A former Winnipeg Blue Bomber dressed up in a wedding gown to get his COVID-19 vaccine – and raised some money for a local LGBTQ organization just before Pride month began.
John Rush said the idea started on Twitter, after he made a post saying how excited he was to get his first COVID-19 vaccine and asked people what he should wear for the big day.
Rush said the replies to his tweet suggested starting a fundraising campaign for the Rainbow Resource Centre, in support of the LGBTQ+ community.
The pro athlete then started an online poll where people could vote between him getting decked out with a tuxedo or a wedding dress to go get his shot on Monday.
To everybody that told me to use a coat hanger to zip my dress up… HOW!? pic.twitter.com/EcPKHjxjN1
— John Rush 🐶🌱 (@JohnRush32) June 2, 2021
“Overwhelmingly people picked the wedding dress,” said Rush with a laugh.
He said the goal of the campaign was not only to raise money, but to start a conversation with people about prejudice and gender stereotypes in today’s society.
Despite identifying as a cisgender straight man, Rush said he received a lot of hate on his social media platforms for simply showing support to the cause.
When that first dose of Pfizer hits 😍 pic.twitter.com/5SmcPKe1Qi
— John Rush 🐶🌱 (@JohnRush32) May 31, 2021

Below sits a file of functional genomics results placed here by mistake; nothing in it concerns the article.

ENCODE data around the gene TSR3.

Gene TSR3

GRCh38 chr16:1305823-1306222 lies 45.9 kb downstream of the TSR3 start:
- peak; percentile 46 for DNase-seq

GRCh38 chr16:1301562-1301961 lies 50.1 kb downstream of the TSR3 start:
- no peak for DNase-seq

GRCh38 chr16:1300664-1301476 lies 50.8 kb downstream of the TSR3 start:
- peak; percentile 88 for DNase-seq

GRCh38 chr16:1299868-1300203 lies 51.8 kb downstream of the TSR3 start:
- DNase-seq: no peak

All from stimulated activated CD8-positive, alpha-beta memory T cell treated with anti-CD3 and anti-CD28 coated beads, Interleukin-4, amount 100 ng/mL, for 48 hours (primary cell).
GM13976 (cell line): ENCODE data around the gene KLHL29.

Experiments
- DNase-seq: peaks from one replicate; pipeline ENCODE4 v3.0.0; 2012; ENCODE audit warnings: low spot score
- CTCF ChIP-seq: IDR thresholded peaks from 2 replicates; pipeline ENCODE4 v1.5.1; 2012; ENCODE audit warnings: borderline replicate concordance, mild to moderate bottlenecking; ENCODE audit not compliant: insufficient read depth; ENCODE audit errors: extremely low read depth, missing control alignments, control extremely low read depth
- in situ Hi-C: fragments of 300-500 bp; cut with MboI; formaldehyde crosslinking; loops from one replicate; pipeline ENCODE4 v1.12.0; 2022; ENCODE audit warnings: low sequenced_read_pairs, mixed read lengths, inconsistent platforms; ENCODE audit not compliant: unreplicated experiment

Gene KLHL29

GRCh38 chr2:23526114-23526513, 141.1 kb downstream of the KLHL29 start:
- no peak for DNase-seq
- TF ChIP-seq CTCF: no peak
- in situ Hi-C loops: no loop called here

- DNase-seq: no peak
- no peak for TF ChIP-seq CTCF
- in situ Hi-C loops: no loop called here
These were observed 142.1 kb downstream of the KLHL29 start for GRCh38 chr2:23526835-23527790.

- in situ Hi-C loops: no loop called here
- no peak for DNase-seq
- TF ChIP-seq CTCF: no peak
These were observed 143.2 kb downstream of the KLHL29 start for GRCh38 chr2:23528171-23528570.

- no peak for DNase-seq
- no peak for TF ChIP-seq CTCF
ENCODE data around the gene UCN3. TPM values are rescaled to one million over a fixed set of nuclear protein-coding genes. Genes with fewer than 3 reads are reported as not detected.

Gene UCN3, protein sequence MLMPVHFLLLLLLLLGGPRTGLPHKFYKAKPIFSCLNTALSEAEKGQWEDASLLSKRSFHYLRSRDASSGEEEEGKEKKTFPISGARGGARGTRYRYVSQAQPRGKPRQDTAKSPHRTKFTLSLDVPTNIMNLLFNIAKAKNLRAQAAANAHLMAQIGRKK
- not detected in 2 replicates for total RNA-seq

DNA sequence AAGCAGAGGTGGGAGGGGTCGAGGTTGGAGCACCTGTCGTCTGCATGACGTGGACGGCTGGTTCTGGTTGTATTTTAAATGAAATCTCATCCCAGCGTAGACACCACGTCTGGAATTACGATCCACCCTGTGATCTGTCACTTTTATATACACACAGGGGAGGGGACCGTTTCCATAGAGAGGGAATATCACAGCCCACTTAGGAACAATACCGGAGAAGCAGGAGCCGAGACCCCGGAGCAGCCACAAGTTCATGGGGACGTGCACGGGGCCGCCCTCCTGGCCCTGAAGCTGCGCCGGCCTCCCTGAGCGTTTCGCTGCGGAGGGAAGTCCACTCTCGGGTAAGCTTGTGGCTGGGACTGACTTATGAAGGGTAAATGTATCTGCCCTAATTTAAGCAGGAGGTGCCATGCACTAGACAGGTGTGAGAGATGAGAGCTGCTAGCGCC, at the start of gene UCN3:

“This is one day in my life I’m taking the heat,” he said.
“The unfortunate reality for people in the LGBTQ+ community is that this is their everyday life.”
Rush said he reported numerous offensive posts on Instagram for harassment, but that the platform said it doesn’t go against their community guidelines.
“It was disappointing to say the least,” he said. “Social media platforms clearly aren’t taking the appropriate actions to help people and the community.”
“Reports like yours are an important part of making Instagram a safe and welcoming place for all” my ass
— John Rush 🐶🌱 (@JohnRush32) June 1, 2021
As of Wednesday, the campaign raised more than $10,000 and the Rainbow Resource Centre thanked the former Bomber for his initiative the day before Pride Month began.
“John used his platform to remind everyone that we are more than just our bodies —gender expression does not have to fit prescribed standards of masculine and feminine,” said Noreen Mian, Executive Director of the Rainbow Resource Centre.
Rush showed his gratitude to people on his social media for supporting the cause and donating, but added this is just the beginning.
“We still have a long way to go as a society before it’s truly safe for everyone and it’s up to all of us to use our voices to make it safer for everyone.”
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